Anja Boisen

3 for the Professor: Anja Boisen

Nanotech entry to the human body.

Anja Boisen is professor at DTU Nanotech and leader of the DNRF and Villum Centre of Excellence IDUN. Over the past years, Anja Boisen has directed her research on sensors and drug delivery specifically towards safety issues and the discomfort and inconvenience of injections. But why is this relevant for nanotechnology? Samples has asked her three questions.

1. Why is nanotechnology interesting in a health care perspective?
Nanotechnology provides fundamental understanding at the molecular level as well as tools for performing for example rapid diagnostics and new devices for drug delivery. In our DNRF and Villum center of excellence ‘IDUN’ we are for example using nanotextured substrates for enhanced optical sensing of molecules related to breath analysis and drug manufacturing. We also work with drug delivery and here we realise and test microcontainers for oral delivery of poorly dissolvable and easily degradable drugs.

2. What are the biggest challenges working with nano and microfabricated devices for oral drug delivery?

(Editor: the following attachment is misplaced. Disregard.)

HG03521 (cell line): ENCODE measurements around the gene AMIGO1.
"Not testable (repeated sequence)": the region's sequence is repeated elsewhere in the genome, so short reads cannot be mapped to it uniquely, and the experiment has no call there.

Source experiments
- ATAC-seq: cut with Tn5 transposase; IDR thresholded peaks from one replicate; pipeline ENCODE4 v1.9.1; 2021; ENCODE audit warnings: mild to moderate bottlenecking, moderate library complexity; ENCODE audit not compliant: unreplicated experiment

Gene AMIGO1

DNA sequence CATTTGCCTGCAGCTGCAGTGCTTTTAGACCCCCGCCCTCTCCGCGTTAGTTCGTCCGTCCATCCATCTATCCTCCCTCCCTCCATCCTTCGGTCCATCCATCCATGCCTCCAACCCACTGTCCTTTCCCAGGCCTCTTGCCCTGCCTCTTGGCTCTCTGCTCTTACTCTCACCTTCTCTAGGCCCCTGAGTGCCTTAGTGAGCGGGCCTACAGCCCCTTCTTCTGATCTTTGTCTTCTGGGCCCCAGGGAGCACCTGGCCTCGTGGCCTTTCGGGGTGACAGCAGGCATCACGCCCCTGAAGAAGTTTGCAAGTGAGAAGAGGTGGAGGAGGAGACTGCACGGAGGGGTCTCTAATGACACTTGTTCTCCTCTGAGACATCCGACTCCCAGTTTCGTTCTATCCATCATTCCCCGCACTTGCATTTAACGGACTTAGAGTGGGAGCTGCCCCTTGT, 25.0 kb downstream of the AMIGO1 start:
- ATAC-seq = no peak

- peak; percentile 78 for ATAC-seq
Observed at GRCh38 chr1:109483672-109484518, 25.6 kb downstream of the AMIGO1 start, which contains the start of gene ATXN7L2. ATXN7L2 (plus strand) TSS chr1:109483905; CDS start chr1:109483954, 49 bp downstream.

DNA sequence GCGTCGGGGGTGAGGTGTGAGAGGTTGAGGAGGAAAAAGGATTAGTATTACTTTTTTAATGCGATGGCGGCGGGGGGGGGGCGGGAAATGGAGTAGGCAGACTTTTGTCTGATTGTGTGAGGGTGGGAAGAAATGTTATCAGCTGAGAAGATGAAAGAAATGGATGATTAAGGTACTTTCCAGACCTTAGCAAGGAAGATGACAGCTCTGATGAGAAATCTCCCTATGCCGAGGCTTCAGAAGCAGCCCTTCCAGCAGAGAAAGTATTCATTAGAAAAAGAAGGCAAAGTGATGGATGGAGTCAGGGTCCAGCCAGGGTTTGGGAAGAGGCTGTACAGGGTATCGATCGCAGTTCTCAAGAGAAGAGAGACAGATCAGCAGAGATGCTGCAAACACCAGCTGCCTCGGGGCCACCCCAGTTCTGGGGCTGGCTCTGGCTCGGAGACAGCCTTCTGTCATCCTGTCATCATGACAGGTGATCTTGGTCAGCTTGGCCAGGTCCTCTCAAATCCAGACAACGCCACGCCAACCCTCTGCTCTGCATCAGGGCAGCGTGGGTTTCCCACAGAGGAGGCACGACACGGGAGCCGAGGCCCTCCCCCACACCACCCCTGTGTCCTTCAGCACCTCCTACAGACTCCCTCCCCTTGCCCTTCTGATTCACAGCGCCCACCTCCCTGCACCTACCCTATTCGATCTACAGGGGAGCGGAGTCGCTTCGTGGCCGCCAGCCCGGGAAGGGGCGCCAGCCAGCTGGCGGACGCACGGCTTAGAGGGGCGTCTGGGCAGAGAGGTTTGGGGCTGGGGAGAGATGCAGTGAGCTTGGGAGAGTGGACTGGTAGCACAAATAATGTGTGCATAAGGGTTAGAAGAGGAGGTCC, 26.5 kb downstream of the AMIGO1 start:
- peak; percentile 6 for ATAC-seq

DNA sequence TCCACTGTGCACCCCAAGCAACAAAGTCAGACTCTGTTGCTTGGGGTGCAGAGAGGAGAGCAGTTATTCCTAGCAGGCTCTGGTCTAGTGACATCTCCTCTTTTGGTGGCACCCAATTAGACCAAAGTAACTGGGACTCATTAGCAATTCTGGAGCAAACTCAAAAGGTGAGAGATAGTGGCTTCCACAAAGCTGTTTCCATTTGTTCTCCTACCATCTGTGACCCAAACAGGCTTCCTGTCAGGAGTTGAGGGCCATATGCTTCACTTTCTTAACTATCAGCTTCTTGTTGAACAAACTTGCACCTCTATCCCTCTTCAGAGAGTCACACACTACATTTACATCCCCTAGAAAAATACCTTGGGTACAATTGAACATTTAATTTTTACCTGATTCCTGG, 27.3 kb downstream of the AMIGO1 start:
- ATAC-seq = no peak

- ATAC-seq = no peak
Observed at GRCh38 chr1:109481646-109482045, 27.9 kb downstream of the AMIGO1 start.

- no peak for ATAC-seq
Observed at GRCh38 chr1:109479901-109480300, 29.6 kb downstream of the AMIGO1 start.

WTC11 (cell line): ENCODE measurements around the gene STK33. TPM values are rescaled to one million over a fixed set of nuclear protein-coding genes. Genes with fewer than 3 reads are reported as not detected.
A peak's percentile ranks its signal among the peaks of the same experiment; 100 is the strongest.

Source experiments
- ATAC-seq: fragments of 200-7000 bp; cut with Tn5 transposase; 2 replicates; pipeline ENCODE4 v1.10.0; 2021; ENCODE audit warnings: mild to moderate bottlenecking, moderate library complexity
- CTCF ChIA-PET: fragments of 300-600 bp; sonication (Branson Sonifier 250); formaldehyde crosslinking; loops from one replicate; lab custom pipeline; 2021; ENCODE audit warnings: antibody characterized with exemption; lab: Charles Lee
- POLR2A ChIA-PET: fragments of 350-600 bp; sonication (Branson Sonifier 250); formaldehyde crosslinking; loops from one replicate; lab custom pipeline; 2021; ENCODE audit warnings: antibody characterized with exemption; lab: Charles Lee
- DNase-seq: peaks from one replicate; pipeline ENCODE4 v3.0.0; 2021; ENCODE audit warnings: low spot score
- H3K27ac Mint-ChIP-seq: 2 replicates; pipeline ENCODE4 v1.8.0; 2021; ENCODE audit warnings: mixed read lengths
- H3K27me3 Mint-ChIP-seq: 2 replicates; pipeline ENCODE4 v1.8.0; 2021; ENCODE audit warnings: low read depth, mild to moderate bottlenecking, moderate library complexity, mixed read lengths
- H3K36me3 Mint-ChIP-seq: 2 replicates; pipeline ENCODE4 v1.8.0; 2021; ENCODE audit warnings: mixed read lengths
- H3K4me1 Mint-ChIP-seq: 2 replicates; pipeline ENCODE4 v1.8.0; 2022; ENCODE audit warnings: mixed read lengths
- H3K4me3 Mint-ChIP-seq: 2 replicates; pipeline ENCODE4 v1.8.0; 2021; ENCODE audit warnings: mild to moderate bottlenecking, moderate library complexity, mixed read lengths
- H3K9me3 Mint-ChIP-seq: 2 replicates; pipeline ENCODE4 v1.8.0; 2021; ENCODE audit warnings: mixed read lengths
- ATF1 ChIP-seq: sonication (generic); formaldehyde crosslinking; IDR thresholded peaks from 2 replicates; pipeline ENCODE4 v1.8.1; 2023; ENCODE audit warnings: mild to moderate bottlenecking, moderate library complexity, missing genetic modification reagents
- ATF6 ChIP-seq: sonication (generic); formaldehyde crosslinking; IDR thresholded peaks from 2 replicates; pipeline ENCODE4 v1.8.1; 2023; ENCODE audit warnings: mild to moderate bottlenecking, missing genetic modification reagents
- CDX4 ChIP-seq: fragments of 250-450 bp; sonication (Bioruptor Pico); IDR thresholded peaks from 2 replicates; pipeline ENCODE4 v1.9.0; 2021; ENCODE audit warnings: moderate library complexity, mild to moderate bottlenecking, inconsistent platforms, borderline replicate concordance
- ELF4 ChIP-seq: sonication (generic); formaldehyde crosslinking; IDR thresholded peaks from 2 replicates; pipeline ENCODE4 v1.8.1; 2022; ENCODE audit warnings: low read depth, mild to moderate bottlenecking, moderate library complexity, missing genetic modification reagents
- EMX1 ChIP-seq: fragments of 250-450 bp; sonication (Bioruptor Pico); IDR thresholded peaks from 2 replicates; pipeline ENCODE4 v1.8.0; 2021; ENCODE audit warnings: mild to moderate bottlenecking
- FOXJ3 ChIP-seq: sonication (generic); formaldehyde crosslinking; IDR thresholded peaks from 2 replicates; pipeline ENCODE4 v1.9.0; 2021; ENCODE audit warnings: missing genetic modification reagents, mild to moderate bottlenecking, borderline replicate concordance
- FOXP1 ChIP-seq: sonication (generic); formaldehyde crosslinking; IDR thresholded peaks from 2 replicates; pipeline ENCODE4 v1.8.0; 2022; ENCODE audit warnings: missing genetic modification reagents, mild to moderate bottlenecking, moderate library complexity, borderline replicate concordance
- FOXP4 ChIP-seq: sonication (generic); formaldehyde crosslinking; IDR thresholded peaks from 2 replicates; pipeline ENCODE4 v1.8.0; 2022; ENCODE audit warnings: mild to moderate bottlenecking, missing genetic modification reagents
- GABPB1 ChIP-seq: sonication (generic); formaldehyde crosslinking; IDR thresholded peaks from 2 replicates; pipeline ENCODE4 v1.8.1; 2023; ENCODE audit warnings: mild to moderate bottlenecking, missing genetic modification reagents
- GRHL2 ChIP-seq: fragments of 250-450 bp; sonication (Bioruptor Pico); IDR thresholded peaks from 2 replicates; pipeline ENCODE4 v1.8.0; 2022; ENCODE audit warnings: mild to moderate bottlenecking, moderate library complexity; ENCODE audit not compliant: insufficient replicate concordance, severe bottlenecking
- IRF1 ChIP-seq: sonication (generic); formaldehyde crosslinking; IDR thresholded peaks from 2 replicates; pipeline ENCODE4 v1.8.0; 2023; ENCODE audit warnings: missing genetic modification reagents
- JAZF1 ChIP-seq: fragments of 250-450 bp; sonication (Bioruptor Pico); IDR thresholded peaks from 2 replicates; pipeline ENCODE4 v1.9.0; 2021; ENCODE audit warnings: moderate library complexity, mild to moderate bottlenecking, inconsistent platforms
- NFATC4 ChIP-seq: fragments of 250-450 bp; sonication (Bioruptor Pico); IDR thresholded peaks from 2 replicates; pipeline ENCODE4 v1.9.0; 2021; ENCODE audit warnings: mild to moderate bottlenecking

After nearly three years of research, we know that the devices improve the bioavailability of the tested drugs. The next challenge is to understand, on a more fundamental level, what is actually going on. For example: are the microcontainers embedded in the mucus layer in the intestine for a long time and can the container geometry and material be optimised? In a longer and a more applied perspective some of the challenges will be large volume manufacturing, moving to FDA approved materials and studying long term effects of the delivery method.

3. What in your opinion will be the next breakthrough in drug delivery?
Oral delivery. This can be achieved by changing the formulation itself or by placing the cargo in a protective vehicle – like we do with our microcontainers. To be able to take for example insulin or a vaccine without the use of needles and drugs that need to be stored cold would be a huge improvement for the users. Also, it would allow more people to be effectively treated – especially in areas with limited access to cooling and with low levels of hygiene.


Anja Boisen
Sektionsleder, Professor
DTU Sundhedsteknologi
45 25 57 27
12 AUGUST 2022